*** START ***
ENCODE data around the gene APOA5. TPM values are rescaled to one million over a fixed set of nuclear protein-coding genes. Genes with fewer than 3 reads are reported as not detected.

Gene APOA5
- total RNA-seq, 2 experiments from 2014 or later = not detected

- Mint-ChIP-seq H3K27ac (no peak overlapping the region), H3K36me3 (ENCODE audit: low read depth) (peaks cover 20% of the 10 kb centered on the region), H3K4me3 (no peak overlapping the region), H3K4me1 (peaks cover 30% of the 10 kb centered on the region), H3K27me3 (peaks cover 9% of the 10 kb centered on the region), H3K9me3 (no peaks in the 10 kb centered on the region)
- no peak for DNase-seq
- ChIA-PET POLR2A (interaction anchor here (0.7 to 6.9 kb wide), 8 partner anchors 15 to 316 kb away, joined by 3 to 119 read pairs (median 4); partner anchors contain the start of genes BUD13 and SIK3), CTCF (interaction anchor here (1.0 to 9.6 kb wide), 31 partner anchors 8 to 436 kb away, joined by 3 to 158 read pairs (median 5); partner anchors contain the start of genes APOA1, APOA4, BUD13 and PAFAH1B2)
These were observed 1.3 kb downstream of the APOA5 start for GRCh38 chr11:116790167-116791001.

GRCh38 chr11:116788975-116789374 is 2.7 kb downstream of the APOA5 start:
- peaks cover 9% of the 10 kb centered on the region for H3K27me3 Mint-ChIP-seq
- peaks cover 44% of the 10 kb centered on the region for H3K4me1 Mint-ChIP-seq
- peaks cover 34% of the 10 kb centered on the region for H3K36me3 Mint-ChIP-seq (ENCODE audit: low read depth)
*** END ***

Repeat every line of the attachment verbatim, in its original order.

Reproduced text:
ENCODE data around the gene APOA5. TPM values are rescaled to one million over a fixed set of nuclear protein-coding genes. Genes with fewer than 3 reads are reported as not detected.

Gene APOA5
- total RNA-seq, 2 experiments from 2014 or later = not detected

- Mint-ChIP-seq H3K27ac (no peak overlapping the region), H3K36me3 (ENCODE audit: low read depth) (peaks cover 20% of the 10 kb centered on the region), H3K4me3 (no peak overlapping the region), H3K4me1 (peaks cover 30% of the 10 kb centered on the region), H3K27me3 (peaks cover 9% of the 10 kb centered on the region), H3K9me3 (no peaks in the 10 kb centered on the region)
- no peak for DNase-seq
- ChIA-PET POLR2A (interaction anchor here (0.7 to 6.9 kb wide), 8 partner anchors 15 to 316 kb away, joined by 3 to 119 read pairs (median 4); partner anchors contain the start of genes BUD13 and SIK3), CTCF (interaction anchor here (1.0 to 9.6 kb wide), 31 partner anchors 8 to 436 kb away, joined by 3 to 158 read pairs (median 5); partner anchors contain the start of genes APOA1, APOA4, BUD13 and PAFAH1B2)
These were observed 1.3 kb downstream of the APOA5 start for GRCh38 chr11:116790167-116791001.

GRCh38 chr11:116788975-116789374 is 2.7 kb downstream of the APOA5 start:
- peaks cover 9% of the 10 kb centered on the region for H3K27me3 Mint-ChIP-seq
- peaks cover 44% of the 10 kb centered on the region for H3K4me1 Mint-ChIP-seq
- peaks cover 34% of the 10 kb centered on the region for H3K36me3 Mint-ChIP-seq (ENCODE audit: low read depth)